Prime Minister Lucas Papademos said Sunday that he obtained backing for reforms from the leaders of the three parties in his coalition government ahead of Monday’s European Union summit, but doubts remain about whether there will be enough support for the private sector wage cuts Greece’s lenders are demanding.
Papademos met Sunday for 2.5 hours with PASOK’s George Papandreou, New Democracy’s Antonis Samaras and the head of the Popular Orthodox Rally (LAOS) Giorgos Karatzaferis. Papademos said there had was “absolute convergence” between him and the party leaders on the structural reforms and austerity measures Greece needs to adopt to move closer to agreeing a new bailout.
“We are fighting hard together to secure the country’s position in Europe and the euro, and the community of developed countries,” said Papademos. “United, we can succeed.” Papademos wanted a show of support ahead of his meeting with his EU counterparts in Brussels.
However, sources said that all three party leaders raised objections during Sunday’s meeting to one of the controversial measures that Greece’s lenders, also known as the troika, have proposed. Papandreou, Samaras and Karatzaferis are all said to have urged the premier to reject the proposal for cuts to the minimum wage and private sector salaries. Samaras reportedly produced a chart showing that such a move would deepen Greece’s recession by 3.5 percent of gross domestic product.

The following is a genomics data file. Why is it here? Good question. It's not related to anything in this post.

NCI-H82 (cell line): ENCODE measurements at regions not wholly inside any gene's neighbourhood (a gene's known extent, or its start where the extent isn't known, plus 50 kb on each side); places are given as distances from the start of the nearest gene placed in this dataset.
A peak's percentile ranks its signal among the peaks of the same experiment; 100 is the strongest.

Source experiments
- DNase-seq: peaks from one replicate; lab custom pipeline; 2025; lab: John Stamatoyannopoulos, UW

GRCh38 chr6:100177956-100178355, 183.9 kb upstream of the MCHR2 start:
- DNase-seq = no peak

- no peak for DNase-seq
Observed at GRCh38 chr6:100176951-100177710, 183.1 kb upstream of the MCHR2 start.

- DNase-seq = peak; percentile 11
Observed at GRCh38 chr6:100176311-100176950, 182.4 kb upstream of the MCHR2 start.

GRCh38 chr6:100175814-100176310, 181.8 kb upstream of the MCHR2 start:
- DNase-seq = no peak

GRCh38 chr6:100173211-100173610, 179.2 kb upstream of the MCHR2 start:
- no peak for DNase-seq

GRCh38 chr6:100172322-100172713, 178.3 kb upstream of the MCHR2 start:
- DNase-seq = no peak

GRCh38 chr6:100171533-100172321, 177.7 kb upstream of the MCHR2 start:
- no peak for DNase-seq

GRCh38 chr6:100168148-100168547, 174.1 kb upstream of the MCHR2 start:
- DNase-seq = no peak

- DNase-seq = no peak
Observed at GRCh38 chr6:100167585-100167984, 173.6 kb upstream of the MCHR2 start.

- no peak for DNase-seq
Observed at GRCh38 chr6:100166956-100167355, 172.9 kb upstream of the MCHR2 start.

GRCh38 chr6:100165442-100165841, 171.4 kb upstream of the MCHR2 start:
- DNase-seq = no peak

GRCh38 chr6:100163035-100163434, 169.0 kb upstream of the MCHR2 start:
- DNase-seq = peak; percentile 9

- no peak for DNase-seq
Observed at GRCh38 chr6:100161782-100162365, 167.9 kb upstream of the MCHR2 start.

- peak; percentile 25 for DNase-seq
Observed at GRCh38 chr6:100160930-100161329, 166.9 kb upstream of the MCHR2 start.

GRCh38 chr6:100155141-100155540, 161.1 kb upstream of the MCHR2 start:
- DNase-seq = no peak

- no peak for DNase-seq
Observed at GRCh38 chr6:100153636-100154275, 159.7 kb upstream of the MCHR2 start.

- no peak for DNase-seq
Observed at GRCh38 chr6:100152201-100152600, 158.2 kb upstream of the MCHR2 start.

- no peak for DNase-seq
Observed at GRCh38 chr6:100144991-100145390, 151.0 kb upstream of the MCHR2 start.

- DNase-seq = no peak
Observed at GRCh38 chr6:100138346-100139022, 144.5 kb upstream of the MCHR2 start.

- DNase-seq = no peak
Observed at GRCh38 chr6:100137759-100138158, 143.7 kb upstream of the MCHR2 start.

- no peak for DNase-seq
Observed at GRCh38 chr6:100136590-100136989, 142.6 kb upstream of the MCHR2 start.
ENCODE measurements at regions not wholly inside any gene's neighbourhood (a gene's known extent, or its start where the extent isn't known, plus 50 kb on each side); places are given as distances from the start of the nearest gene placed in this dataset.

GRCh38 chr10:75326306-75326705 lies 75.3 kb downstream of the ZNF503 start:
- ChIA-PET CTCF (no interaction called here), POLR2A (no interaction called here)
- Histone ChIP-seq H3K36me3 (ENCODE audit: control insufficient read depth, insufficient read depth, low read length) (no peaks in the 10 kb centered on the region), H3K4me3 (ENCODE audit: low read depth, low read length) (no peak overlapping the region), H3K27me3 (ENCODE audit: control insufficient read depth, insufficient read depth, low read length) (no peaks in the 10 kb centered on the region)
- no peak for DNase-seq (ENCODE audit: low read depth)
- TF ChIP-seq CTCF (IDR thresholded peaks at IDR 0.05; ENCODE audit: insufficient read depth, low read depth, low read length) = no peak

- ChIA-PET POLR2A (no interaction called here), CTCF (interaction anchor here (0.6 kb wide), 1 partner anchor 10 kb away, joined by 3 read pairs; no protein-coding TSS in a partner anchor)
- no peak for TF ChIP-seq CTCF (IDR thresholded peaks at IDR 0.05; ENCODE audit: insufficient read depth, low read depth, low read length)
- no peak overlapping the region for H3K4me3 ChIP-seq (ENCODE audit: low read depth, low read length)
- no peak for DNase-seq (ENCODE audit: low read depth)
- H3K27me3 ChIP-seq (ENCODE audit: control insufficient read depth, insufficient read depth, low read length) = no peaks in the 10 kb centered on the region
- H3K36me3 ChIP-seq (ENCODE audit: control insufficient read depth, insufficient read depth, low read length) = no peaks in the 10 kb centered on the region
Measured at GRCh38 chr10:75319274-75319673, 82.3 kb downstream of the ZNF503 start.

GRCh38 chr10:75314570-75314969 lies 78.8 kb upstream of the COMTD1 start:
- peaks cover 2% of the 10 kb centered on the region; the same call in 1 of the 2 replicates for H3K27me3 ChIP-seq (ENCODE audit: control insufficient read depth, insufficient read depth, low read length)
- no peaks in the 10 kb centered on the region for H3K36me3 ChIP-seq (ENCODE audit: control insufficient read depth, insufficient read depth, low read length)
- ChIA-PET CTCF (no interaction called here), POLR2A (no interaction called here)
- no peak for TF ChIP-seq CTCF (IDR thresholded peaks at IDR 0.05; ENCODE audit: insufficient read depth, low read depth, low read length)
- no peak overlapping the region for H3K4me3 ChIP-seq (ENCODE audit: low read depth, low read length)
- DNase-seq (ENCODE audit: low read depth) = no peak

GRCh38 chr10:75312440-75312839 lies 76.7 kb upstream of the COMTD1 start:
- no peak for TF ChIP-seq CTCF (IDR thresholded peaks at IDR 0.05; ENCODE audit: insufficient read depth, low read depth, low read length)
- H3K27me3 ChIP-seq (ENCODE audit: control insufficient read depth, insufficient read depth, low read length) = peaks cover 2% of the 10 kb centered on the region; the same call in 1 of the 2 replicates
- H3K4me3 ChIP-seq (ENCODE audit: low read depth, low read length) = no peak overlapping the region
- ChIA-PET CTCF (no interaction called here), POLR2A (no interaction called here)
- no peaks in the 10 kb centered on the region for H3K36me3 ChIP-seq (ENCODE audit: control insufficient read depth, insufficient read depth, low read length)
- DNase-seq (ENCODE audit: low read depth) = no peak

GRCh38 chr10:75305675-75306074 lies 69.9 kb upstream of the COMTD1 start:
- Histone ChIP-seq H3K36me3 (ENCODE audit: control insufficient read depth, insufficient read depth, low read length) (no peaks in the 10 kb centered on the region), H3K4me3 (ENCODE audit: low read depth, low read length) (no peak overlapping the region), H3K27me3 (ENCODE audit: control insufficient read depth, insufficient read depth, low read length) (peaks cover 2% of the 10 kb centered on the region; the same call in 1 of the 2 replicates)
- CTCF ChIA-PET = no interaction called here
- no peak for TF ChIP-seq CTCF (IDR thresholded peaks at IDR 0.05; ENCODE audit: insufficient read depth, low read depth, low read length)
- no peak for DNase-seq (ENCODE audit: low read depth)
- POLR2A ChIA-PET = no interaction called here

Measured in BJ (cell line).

The three party leaders also expressed concern about an apparent German proposal for tighter European control over Greece’s budget. Papademos will have more convincing to do in Brussels as there appears to be serious skepticism about Greece and its ability to meet the targets the troika is setting. In an interview with the Dow Jones newswire Sunday, German Finance Minister Wolfgang Schauble said that Greece might not qualify for a new bailout unless it can overhaul its economy and public sector.
The Greek prime minister will also brief EU leaders on talks with the country’s bondholders over a large restructuring program, known as PSI. The talks with the Institute of International Finance are due to conclude this week after the two sides said progress had been made on Friday.